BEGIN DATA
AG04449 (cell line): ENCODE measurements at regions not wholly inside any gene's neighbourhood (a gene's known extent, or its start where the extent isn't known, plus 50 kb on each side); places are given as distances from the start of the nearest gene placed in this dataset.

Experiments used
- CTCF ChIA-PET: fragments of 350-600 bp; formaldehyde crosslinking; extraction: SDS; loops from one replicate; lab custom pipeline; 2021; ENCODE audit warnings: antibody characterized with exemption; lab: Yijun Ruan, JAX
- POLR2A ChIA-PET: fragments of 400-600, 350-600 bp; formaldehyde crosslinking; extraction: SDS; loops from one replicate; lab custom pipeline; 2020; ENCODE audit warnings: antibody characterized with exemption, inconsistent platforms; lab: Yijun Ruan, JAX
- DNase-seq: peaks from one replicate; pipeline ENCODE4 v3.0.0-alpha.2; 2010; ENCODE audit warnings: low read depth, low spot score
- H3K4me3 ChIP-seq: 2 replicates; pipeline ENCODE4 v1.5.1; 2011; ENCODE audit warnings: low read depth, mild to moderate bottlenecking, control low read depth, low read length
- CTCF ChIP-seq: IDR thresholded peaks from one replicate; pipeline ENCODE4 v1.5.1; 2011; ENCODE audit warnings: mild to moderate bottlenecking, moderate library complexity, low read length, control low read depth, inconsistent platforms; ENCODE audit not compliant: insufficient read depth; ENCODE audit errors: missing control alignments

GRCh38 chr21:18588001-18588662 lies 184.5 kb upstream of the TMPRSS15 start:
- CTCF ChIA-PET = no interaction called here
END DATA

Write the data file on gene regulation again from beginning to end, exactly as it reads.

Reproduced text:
AG04449 (cell line): ENCODE measurements at regions not wholly inside any gene's neighbourhood (a gene's known extent, or its start where the extent isn't known, plus 50 kb on each side); places are given as distances from the start of the nearest gene placed in this dataset.

Experiments used
- CTCF ChIA-PET: fragments of 350-600 bp; formaldehyde crosslinking; extraction: SDS; loops from one replicate; lab custom pipeline; 2021; ENCODE audit warnings: antibody characterized with exemption; lab: Yijun Ruan, JAX
- POLR2A ChIA-PET: fragments of 400-600, 350-600 bp; formaldehyde crosslinking; extraction: SDS; loops from one replicate; lab custom pipeline; 2020; ENCODE audit warnings: antibody characterized with exemption, inconsistent platforms; lab: Yijun Ruan, JAX
- DNase-seq: peaks from one replicate; pipeline ENCODE4 v3.0.0-alpha.2; 2010; ENCODE audit warnings: low read depth, low spot score
- H3K4me3 ChIP-seq: 2 replicates; pipeline ENCODE4 v1.5.1; 2011; ENCODE audit warnings: low read depth, mild to moderate bottlenecking, control low read depth, low read length
- CTCF ChIP-seq: IDR thresholded peaks from one replicate; pipeline ENCODE4 v1.5.1; 2011; ENCODE audit warnings: mild to moderate bottlenecking, moderate library complexity, low read length, control low read depth, inconsistent platforms; ENCODE audit not compliant: insufficient read depth; ENCODE audit errors: missing control alignments

GRCh38 chr21:18588001-18588662 lies 184.5 kb upstream of the TMPRSS15 start:
- CTCF ChIA-PET = no interaction called here